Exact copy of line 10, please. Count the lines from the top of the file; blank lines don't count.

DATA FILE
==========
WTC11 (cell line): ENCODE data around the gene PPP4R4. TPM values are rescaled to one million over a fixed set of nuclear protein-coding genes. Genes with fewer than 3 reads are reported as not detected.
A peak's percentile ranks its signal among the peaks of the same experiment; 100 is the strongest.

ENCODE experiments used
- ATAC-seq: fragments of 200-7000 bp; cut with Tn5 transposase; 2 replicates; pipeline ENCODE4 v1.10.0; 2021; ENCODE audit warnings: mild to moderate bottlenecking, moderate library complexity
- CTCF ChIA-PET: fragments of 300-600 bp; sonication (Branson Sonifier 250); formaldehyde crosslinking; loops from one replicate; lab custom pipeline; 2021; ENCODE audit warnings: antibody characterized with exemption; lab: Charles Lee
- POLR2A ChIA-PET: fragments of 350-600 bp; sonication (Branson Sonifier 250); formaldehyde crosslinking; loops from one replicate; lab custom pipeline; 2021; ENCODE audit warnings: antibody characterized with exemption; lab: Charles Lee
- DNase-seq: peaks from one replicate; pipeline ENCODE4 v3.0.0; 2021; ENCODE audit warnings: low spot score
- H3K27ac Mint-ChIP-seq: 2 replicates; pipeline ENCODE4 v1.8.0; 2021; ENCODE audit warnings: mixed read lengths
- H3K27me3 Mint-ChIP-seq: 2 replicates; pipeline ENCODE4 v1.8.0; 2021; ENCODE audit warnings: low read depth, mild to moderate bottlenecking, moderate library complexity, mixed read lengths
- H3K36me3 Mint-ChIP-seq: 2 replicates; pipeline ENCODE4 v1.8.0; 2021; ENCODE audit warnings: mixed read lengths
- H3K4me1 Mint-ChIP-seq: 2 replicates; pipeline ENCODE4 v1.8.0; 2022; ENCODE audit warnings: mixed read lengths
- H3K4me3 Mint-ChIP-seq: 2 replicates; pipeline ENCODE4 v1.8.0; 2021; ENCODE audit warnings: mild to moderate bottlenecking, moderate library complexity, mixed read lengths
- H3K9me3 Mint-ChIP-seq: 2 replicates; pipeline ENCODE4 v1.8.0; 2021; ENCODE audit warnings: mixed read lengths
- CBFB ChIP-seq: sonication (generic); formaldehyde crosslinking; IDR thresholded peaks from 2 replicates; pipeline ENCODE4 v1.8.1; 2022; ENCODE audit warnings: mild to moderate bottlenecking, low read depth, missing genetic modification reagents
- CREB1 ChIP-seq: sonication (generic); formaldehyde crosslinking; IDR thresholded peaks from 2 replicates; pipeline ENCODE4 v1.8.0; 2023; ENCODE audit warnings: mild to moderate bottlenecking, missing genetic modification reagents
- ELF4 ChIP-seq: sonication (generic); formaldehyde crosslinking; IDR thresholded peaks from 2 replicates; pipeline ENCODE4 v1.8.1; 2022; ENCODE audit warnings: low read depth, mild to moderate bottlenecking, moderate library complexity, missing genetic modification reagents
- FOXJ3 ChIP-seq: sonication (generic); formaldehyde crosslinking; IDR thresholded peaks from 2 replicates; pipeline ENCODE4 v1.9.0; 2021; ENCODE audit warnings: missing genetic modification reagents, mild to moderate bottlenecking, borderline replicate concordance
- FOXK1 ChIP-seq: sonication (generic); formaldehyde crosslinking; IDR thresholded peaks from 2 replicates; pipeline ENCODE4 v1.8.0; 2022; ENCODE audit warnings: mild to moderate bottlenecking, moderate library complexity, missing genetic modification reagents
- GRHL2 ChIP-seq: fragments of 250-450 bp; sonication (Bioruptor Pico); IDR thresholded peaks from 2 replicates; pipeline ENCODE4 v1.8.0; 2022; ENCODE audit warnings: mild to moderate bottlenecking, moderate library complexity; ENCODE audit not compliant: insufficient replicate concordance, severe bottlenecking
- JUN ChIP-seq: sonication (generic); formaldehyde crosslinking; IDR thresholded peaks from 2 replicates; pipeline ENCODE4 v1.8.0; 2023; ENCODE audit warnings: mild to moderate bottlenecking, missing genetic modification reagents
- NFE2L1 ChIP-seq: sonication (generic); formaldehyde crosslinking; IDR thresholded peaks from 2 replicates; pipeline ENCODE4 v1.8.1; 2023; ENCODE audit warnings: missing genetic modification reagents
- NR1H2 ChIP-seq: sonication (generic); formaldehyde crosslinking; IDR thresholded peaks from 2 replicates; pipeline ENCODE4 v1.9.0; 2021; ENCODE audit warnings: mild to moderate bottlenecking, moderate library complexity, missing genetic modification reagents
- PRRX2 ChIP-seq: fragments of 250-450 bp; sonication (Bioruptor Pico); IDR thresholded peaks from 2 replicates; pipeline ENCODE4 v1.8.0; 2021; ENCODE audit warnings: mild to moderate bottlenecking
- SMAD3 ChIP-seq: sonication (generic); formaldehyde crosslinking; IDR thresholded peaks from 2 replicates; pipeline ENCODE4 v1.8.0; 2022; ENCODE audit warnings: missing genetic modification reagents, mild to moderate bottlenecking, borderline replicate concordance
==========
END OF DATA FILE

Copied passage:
- H3K36me3 Mint-ChIP-seq: 2 replicates; pipeline ENCODE4 v1.8.0; 2021; ENCODE audit warnings: mixed read lengths